Computer Hardware Basics
Welcome, to everyone who is taking advantage of our free computer training program! The first lesson is going to focus on learning the basics - a little about each part of your computer. We realize that each member of our training program is at a different skill level, but we feel there is always something to be learned. We will go through the major parts of a computer, and try to add some value beyond the basics specs. We figure you must know most of the basics, so we just wanted to share some thoughts on each component.
Processor (CPU) - The "brains" so to speak of the computer, it does most of the heavy lifting. Often times, people confuse a slow computer with a slow processor, when in many cases it is because you are low on RAM or your hard drive is under performing. Increases seen in your overall speed are more likely to be attributed to upgrading your computer's memory, as opposed to increasing the processor speed. If you do choose to upgrade your processor, new technologies are the best time to upgrade - but keep in mind your motherboard has limitations in regards to processor upgrades.
Memory (RAM) - Often times the most overlooked part of any computer. Most people do not make sure they have enough when they buy them, nor do they upgrade it when their computer is running slow. RAM is what the computer uses to help run programs. The more windows you have open, the more RAM that is required. The operating system also requires a significant amount of RAM to run, so keep in mind when you upgrade your operating system, chances are you will need to also do a memory upgrade. The great news is, for most recent computers RAM is amazingly affordable, and in our experience is the single best thing you can upgrade to increase your computers performance in day-to-day life.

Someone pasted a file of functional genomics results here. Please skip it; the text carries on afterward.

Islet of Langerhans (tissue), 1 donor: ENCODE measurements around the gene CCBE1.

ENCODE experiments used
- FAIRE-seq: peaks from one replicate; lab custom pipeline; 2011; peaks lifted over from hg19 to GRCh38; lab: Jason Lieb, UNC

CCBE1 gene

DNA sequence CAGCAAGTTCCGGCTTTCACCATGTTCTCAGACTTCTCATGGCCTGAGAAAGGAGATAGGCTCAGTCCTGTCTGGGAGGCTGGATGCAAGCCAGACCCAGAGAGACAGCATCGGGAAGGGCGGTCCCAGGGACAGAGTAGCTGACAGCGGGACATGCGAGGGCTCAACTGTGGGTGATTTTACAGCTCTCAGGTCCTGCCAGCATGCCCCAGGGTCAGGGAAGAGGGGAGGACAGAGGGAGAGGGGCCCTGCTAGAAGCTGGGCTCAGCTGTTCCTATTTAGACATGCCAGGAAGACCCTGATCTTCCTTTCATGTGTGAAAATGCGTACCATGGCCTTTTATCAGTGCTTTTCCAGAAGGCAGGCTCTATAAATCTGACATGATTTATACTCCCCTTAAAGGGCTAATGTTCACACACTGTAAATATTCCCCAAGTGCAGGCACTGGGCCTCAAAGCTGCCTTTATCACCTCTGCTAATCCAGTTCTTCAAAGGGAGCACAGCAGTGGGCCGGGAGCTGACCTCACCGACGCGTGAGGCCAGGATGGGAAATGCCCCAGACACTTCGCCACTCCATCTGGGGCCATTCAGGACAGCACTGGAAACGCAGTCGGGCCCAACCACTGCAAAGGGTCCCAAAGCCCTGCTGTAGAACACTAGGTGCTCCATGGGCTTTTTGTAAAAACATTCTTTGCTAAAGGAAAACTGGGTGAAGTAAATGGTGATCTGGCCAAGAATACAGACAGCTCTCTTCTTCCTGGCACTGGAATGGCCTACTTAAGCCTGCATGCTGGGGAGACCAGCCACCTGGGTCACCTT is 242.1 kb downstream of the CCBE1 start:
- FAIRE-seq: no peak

Hard Drive (HDD) - Typically something (at least in current times) that is a non issue. With hard drives being so huge, people have completely forgotten about some of the other important issues. One being RPM - the speed that hard drive rotates - which directly affects performance. If you want programs to load faster, files to move around quicker, and overall better performance, make sure you take a look at your hard drive's performance. 7200RPM is generally still better than what comes with most computers, so if you like performance and don't need piles of space, make sure you go with a fast hard drive, as opposed to a bigger one. In our experience, as you increase in RPM's, you will decrease in space for your dollar. There is a happy medium for most people,but we like the speed.
If you have any questions, shoot on over to our forum and ask away.
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Thanks so much for joining us in Lesson 1: Computer Hardware Basics. Please submit any and all questions to
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